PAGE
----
Get Your Kids Hooked On Fruits & Veggies
Vegetables are a vital part of a healthy diet, and yet encouraging children to eat vegetables and fruits can sometimes be a challenge. It’s important to help your child enjoy them. Here are some ideas to get you started…
Taste matters. If you want your children to enjoy the greens and fruits, make sure to go for variety, taste and fun. Try using finely sliced broccoli on a pizza, offer yogurt-covered strawberries, make rainbow chip with beetroots, parsnips and celery root, create small vases of cut cucumber with the insides emptied out, and fill them with dry fruit or pomegranate seeds. Skewer cherry or grape tomatoes, mini pieces of romaine lettuce, and mini mozzarella balls for some great vegetable kababs. Slice a bit off the bottom and top of grape tomatoes and plant a steamed, salted cauliflower floret inside… This will probably appeal more to your child than large steamed pieces of vegetables. Disguise vegetables in foods you know your child likes to eat. For example, you could include pureed or grated vegetables in pasta sauce or soups or as toppings on pizza.
Offer vegetables as snacks. Vegetables make great snacks. If you stock up on vegetables for snacks and limit unhealthy snacks in your home, your children will be more likely to choose vegetables when they are hungry. Keep a container of chopped vegetables and cut fruits in the fridge.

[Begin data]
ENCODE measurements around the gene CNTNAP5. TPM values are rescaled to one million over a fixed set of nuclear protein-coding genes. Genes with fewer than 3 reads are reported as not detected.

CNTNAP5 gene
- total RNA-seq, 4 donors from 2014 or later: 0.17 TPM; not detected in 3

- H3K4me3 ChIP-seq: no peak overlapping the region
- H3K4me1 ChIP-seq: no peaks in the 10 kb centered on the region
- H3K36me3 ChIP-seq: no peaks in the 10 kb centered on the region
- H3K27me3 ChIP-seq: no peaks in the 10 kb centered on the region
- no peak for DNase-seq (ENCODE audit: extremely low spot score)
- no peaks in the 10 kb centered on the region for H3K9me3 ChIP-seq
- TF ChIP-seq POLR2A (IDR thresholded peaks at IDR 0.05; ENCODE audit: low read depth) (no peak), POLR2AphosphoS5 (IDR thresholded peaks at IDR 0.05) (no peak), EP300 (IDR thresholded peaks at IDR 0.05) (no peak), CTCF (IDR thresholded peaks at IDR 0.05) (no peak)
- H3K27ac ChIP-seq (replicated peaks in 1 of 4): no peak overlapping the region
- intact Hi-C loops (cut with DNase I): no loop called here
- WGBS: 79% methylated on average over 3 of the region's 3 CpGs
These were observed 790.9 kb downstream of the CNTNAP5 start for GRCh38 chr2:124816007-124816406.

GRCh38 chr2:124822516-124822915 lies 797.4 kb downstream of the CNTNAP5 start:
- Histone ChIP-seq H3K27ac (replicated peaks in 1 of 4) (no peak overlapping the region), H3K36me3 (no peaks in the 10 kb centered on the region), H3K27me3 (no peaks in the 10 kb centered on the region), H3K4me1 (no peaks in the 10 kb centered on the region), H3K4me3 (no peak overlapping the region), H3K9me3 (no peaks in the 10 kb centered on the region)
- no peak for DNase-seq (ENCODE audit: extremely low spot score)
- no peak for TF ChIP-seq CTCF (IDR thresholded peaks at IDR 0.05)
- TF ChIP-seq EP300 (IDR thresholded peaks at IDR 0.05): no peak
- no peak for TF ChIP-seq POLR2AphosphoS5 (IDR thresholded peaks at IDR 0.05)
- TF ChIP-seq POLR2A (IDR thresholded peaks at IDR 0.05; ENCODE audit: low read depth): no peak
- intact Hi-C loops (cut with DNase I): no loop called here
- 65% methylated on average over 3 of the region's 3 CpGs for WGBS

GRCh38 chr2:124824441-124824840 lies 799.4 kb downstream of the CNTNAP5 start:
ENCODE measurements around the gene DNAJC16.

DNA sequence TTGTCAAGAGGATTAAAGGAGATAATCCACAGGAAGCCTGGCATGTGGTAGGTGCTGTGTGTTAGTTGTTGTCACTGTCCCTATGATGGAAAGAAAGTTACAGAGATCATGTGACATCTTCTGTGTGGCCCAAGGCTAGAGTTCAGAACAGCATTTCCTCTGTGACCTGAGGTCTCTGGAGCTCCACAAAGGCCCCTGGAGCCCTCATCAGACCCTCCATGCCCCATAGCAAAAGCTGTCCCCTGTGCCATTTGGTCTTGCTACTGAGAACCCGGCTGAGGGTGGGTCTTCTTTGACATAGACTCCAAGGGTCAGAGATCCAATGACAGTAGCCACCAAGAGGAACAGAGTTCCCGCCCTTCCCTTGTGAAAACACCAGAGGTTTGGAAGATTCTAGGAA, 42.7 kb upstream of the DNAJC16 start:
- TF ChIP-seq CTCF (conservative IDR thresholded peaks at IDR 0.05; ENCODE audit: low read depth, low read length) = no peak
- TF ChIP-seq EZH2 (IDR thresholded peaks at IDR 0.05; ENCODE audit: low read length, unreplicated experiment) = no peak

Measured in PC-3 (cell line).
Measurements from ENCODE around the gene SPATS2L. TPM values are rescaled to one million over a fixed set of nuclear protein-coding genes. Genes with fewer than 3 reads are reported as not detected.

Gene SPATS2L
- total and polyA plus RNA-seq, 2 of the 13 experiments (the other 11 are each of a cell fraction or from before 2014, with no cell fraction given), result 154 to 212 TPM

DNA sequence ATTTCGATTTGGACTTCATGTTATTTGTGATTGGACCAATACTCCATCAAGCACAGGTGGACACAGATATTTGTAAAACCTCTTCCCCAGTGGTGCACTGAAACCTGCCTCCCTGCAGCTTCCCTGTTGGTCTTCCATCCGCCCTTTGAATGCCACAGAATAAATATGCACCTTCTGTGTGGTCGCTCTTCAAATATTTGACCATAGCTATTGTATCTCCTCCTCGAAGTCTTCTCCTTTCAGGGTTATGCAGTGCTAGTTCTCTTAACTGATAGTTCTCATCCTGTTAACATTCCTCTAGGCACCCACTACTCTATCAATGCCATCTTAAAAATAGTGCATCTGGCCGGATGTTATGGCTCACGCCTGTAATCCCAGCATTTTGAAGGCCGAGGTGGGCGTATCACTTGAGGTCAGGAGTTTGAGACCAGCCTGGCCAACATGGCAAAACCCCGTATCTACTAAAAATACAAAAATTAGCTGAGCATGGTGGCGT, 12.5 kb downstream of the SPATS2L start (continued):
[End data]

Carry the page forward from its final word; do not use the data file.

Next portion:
Praise works. Children look for their parents’ approval so praise when your children try vegetables and fruits and they would be more likely to eat them again. Tell your child exactly what they did well – for example, “I love the way you tasted your spinach!” Keep in mind that your aim is to encourage your children to eat vegetables because they like them, not because they want praise and rewards from you.
Don’t offer treats as rewards. It’s not a good idea to say things like, “If you eat your broccoli, you can have some ice-cream later.” This can make your child focus more on the treat than the healthy foods. It makes them feel that eating the healthy food is a chore, which they have to get through because then they can have a treat. This routine can also encourage overeating.
Avoid punishemnts or threats. Punishing your child for not eating vegetables can associate vegetables with negativity. If your child refuses to eat, try not to make a big deal about it – just try again another time.
Keep trying. It’s normal for children to say they don’t like vegetables when they first taste them. Keep offering them at mealtimes. Also keep encouraging them to try and taste the vegetables. Your children will eventually change their minds about veggies. Remember that it’s not unusual for some children to try out a vegetable at least half a dozen times before they accept it and another half a dozen times before they decide that they like it.
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